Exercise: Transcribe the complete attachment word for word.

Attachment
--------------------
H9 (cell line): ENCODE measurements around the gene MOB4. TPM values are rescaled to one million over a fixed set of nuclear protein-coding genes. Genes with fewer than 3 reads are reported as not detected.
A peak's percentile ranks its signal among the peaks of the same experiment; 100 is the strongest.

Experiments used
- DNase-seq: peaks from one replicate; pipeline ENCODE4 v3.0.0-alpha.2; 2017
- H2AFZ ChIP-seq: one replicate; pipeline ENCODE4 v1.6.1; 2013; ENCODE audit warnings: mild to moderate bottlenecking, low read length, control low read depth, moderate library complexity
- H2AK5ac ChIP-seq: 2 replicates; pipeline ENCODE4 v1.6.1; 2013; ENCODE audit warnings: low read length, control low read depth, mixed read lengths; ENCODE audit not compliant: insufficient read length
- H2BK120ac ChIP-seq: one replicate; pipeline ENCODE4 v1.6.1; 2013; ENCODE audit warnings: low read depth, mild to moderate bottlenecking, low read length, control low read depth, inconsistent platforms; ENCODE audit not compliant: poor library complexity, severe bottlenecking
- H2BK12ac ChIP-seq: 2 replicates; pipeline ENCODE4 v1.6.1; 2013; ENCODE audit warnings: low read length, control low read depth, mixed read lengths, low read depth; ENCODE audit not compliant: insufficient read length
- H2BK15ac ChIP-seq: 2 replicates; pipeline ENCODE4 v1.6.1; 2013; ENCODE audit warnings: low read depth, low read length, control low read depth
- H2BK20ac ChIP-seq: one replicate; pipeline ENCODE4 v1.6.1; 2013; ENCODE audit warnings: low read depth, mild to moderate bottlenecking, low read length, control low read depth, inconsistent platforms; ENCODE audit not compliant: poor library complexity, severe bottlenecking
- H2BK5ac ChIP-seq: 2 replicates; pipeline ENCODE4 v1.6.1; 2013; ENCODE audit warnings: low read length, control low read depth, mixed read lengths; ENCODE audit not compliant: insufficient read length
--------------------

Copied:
H9 (cell line): ENCODE measurements around the gene MOB4. TPM values are rescaled to one million over a fixed set of nuclear protein-coding genes. Genes with fewer than 3 reads are reported as not detected.
A peak's percentile ranks its signal among the peaks of the same experiment; 100 is the strongest.

Experiments used
- DNase-seq: peaks from one replicate; pipeline ENCODE4 v3.0.0-alpha.2; 2017
- H2AFZ ChIP-seq: one replicate; pipeline ENCODE4 v1.6.1; 2013; ENCODE audit warnings: mild to moderate bottlenecking, low read length, control low read depth, moderate library complexity
- H2AK5ac ChIP-seq: 2 replicates; pipeline ENCODE4 v1.6.1; 2013; ENCODE audit warnings: low read length, control low read depth, mixed read lengths; ENCODE audit not compliant: insufficient read length
- H2BK120ac ChIP-seq: one replicate; pipeline ENCODE4 v1.6.1; 2013; ENCODE audit warnings: low read depth, mild to moderate bottlenecking, low read length, control low read depth, inconsistent platforms; ENCODE audit not compliant: poor library complexity, severe bottlenecking
- H2BK12ac ChIP-seq: 2 replicates; pipeline ENCODE4 v1.6.1; 2013; ENCODE audit warnings: low read length, control low read depth, mixed read lengths, low read depth; ENCODE audit not compliant: insufficient read length
- H2BK15ac ChIP-seq: 2 replicates; pipeline ENCODE4 v1.6.1; 2013; ENCODE audit warnings: low read depth, low read length, control low read depth
- H2BK20ac ChIP-seq: one replicate; pipeline ENCODE4 v1.6.1; 2013; ENCODE audit warnings: low read depth, mild to moderate bottlenecking, low read length, control low read depth, inconsistent platforms; ENCODE audit not compliant: poor library complexity, severe bottlenecking
- H2BK5ac ChIP-seq: 2 replicates; pipeline ENCODE4 v1.6.1; 2013; ENCODE audit warnings: low read length, control low read depth, mixed read lengths; ENCODE audit not compliant: insufficient read length